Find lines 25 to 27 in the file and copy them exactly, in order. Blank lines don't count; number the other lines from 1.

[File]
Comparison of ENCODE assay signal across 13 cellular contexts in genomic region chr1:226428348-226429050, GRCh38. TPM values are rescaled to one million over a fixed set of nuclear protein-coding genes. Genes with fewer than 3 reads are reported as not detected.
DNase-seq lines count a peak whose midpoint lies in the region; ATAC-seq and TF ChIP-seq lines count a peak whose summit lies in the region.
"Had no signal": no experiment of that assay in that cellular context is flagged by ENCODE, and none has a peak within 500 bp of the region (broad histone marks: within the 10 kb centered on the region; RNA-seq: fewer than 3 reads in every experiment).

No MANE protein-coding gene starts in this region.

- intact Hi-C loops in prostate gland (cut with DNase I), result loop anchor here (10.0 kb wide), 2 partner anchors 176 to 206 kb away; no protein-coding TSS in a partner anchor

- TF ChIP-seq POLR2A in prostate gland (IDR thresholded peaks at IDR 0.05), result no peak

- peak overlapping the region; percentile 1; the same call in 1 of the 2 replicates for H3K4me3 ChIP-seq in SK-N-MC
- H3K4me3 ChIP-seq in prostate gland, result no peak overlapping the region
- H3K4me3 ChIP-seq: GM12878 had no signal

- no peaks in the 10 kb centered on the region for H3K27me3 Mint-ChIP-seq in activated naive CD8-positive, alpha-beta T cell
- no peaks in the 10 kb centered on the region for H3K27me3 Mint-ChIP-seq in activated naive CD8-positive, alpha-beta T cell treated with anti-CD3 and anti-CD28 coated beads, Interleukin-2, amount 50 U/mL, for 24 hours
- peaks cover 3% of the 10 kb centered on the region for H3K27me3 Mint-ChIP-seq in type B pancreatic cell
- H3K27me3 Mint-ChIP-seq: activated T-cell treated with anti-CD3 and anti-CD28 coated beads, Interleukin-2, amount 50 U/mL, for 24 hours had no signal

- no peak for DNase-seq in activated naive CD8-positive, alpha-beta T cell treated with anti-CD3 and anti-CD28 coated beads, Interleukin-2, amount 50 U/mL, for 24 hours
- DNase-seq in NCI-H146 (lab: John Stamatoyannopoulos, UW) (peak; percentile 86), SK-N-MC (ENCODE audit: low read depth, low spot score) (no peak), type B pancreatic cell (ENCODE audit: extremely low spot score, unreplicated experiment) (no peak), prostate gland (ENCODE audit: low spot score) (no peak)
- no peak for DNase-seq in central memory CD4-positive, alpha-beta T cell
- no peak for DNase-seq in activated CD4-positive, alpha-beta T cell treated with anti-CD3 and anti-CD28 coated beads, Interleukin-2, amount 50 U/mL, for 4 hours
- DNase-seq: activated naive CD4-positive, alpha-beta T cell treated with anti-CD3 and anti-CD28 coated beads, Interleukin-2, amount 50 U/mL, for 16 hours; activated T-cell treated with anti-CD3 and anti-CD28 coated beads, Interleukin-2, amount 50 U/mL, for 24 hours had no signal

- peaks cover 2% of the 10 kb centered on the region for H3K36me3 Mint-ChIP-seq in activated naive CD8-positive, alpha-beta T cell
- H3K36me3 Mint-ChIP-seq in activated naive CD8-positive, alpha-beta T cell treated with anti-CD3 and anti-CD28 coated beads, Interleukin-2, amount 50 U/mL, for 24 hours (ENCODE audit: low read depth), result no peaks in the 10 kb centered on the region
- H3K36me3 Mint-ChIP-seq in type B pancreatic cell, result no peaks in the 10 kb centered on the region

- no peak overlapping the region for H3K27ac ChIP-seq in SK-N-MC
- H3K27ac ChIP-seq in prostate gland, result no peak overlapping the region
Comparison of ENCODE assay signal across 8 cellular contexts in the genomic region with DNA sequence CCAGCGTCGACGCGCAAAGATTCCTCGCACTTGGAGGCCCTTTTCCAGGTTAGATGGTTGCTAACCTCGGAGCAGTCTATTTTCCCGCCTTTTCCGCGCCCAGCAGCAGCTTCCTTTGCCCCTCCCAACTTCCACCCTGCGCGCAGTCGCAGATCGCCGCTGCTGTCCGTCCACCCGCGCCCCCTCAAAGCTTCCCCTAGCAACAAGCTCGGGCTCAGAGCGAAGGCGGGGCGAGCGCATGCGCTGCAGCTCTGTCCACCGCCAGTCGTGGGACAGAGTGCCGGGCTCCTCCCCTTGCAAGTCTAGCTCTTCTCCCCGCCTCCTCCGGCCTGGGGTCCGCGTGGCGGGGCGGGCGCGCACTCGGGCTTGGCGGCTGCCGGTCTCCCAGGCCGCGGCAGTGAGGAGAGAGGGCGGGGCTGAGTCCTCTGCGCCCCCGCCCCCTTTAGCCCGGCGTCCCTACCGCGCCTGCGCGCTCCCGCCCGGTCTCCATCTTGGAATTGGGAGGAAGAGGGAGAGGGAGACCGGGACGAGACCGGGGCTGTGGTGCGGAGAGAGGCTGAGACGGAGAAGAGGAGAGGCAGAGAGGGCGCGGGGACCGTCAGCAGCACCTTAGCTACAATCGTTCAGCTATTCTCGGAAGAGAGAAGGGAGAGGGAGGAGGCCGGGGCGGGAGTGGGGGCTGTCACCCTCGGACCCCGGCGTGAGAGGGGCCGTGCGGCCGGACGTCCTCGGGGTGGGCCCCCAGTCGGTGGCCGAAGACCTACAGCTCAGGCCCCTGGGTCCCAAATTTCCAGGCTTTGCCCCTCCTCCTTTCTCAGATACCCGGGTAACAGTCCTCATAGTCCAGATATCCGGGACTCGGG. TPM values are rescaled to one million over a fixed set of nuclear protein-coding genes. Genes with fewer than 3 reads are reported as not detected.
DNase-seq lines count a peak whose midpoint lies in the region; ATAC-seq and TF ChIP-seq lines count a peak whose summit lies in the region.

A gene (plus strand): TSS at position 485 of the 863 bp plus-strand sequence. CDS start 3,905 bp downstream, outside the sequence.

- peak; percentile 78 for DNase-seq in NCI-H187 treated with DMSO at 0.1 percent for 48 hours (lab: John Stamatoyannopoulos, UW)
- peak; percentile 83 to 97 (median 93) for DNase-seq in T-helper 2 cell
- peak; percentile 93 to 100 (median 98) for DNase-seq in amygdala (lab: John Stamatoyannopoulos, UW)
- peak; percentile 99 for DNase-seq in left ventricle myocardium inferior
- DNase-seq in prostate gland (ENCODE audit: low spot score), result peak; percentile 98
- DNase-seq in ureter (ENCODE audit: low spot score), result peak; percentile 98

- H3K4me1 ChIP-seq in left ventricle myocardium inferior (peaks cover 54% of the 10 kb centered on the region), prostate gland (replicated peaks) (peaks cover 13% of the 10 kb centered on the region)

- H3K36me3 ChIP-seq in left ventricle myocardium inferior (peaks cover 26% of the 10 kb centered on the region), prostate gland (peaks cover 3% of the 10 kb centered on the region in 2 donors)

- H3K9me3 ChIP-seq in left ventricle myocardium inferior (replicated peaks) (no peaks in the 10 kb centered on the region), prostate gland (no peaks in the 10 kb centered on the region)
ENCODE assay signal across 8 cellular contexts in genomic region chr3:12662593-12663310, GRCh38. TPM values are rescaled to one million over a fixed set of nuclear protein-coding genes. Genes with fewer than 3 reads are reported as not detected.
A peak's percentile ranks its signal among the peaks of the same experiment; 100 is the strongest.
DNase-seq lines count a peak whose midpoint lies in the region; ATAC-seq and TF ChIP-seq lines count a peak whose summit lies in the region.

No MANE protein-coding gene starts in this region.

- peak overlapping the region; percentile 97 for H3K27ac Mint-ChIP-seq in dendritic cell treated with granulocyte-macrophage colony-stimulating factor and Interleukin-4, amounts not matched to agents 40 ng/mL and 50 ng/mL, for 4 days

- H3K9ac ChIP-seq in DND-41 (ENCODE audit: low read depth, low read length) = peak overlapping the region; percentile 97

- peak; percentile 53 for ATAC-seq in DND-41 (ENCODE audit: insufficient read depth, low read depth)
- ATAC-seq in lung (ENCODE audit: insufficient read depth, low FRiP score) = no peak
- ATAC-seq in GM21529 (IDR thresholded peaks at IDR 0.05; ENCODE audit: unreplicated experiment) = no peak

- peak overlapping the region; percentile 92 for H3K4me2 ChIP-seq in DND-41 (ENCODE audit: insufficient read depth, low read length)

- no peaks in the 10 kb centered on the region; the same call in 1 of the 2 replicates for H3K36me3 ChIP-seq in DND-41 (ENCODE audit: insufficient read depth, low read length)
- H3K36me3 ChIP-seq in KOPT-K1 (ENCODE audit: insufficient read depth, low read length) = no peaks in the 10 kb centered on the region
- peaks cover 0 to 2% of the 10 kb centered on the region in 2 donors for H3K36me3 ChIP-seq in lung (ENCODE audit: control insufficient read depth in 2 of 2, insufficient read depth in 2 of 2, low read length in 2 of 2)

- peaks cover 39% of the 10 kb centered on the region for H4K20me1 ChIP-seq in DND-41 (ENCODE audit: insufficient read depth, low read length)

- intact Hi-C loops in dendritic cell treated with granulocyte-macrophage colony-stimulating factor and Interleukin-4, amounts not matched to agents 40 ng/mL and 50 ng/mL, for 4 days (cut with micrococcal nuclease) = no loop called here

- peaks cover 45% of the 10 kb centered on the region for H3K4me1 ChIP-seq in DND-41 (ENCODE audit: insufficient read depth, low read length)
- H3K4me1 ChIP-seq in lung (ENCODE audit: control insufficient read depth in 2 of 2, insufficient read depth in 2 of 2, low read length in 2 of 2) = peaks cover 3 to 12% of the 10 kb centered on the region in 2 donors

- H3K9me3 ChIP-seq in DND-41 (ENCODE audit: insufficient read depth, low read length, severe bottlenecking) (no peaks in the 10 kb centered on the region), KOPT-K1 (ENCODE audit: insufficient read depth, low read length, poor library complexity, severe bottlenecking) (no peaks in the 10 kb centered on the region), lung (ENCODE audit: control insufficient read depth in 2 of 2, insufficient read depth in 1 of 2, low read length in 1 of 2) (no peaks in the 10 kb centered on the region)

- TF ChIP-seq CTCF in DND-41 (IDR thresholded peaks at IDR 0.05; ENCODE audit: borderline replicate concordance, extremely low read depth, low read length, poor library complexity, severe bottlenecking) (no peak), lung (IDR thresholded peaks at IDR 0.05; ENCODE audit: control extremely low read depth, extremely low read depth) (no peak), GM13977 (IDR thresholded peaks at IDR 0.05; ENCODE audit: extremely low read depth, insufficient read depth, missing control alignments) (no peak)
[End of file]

DNase-seq lines count a peak whose midpoint lies in the region; ATAC-seq and TF ChIP-seq lines count a peak whose summit lies in the region.

A gene (plus strand): TSS at position 485 of the 863 bp plus-strand sequence. CDS start 3,905 bp downstream, outside the sequence.

- peak; percentile 78 for DNase-seq in NCI-H187 treated with DMSO at 0.1 percent for 48 hours (lab: John Stamatoyannopoulos, UW)